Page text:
ED Announces Delays for Borrower Defense and Gainful Employment Rules; Will Convene NegReg on Both Issues & Guarantor Collection Activities

June 15, 2017 · by mlivolsi · Spark Notes

June 14, 2017

Prepared by:  Greg Marak (gmarak@wpllc.net)

Department of Education (ED) officials announced plans to roll back two of the Obama Administration’s rules on institutional accountability in higher education. In a Federal Register notice to be published tomorrow, ED will announce a delay for implementing the gainful employment and borrower defense to repayment rules. While gainful employment was partially in effect, the borrower defense rule was set to go into effect July 1, 2017.

Due to pending litigation challenging the DTR regulations, the Department is postponing the effective date pursuant to section 705 of the Administration Procedures Act. While negotiated rulemaking occurs, the Department will continue to process applications under the current borrower defense rules.

The negotiated rulemaking process (sometimes referred to as “NegReg”) may go on for months and requires ED to seek public comments, hold hearings, and appoint a committee of experts and stakeholders before a new rule is crafted. It will officially begin with a July 10 public hearing in Washington, DC and a July 12 public hearing in Dallas.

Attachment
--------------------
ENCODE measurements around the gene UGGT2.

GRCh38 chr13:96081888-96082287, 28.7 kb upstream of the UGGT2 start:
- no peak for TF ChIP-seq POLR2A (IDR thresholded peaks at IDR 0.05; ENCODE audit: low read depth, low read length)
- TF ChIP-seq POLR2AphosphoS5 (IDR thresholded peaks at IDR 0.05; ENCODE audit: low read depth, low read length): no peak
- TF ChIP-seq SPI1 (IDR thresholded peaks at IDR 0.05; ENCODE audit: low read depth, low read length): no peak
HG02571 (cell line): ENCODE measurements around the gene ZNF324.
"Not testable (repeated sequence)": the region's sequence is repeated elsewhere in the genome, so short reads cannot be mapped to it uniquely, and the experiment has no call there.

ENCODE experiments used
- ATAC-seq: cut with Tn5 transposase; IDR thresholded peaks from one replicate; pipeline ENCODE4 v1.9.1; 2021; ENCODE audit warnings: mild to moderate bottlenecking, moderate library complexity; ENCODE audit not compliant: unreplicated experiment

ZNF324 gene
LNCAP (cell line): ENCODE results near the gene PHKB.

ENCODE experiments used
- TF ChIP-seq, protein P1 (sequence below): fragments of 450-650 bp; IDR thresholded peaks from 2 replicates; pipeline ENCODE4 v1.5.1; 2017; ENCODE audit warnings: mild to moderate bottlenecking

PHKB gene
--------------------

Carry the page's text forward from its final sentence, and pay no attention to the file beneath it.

In addition to DTR and gainful employment, ED plans to address collection issues associated with defaulted FFEL loans at the negotiated rulemaking sessions. Specifically, the regulations will address the imposition of collection fees by guaranty agencies for borrowers in rehabilitation agreements. This issue has been in the courts for some time, and the Trump Administration rescinded Obama-era guidance indicating the fees are improper for borrowers who quickly enter into a rehabilitation agreement and begin making payments. Guarantors no longer charge the fee in these situations, but it may be permissible under current guidance with the rescission of the memos. 

DeVos said of past efforts to craft gainful employment and borrower defense to repayment rules, “The result is a muddled process that’s unfair to students and schools and puts taxpayers on the hook for significant costs…It’s time for a regulatory reset. It is the department’s aim, and this administration’s commitment, to protect students from predatory practices while also providing clear, fair and balanced rules for colleges and universities to follow.”

The move received significant criticism from Democrats and like-minded consumer groups and think tanks. In a letter to Secretary DeVos before the announcement, Sen. Elizabeth Warren (D-MA) described the decision to delay the DTR rules a “monumental dereliction of the duty you have to protect students and taxpayers.”

The rules are often considered aimed at for-profit colleges, but they are not the only ones in the higher education community concerned with these rules. UNCF and NAFEO, organizations representing 185 HBCUs wrote the Department asking DeVos to revisit the DTR rules. Gainful employment had the biggest impact on proprietary institutions, but it was also a cause for concern for many community colleges and other schools with non-degree programs.

A press release from the Department of Education is available online. A full announcement will be published in tomorrow’s Federal Register

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